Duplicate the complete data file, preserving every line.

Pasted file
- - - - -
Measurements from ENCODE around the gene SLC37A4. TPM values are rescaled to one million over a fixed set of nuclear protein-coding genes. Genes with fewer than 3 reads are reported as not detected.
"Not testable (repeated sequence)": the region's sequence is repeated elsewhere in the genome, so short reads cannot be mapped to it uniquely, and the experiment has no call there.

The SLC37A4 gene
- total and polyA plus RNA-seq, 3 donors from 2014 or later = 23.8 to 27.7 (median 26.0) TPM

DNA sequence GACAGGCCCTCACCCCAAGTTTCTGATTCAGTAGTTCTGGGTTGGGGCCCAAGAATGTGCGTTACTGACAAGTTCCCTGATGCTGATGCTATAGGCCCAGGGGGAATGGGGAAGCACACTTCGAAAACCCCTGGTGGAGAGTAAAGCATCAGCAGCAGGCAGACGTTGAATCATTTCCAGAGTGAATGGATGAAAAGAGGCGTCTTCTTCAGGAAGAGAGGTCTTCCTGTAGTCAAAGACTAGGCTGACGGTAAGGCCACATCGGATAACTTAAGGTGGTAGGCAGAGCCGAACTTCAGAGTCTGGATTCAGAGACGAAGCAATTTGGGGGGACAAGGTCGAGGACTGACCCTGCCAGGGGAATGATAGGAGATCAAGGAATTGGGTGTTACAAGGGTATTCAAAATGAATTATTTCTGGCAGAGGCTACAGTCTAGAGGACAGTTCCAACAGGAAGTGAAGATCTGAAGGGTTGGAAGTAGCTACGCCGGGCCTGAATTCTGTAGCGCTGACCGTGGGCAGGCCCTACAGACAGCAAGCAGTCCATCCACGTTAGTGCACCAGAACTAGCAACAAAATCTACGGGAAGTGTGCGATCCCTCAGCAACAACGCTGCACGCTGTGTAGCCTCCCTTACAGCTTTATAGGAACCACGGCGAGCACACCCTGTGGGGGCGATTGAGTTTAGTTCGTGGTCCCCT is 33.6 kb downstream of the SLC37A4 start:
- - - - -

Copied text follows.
Measurements from ENCODE around the gene SLC37A4. TPM values are rescaled to one million over a fixed set of nuclear protein-coding genes. Genes with fewer than 3 reads are reported as not detected.
"Not testable (repeated sequence)": the region's sequence is repeated elsewhere in the genome, so short reads cannot be mapped to it uniquely, and the experiment has no call there.

The SLC37A4 gene
- total and polyA plus RNA-seq, 3 donors from 2014 or later = 23.8 to 27.7 (median 26.0) TPM

DNA sequence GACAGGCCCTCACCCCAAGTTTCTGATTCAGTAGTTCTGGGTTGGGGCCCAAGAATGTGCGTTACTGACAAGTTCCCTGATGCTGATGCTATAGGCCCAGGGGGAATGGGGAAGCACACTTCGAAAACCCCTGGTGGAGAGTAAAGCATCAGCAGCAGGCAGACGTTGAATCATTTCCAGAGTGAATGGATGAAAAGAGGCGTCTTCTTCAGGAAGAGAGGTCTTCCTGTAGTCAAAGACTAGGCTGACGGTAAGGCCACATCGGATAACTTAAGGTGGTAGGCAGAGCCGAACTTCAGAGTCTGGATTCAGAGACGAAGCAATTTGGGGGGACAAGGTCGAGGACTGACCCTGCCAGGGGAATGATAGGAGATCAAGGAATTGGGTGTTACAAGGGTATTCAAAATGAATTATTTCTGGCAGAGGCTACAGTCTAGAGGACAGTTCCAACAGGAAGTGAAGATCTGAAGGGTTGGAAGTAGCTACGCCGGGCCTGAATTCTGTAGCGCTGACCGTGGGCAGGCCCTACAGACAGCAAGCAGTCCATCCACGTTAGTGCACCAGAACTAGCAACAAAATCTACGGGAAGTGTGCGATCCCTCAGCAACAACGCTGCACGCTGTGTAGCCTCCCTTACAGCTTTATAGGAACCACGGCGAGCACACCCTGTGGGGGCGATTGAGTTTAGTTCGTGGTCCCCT is 33.6 kb downstream of the SLC37A4 start: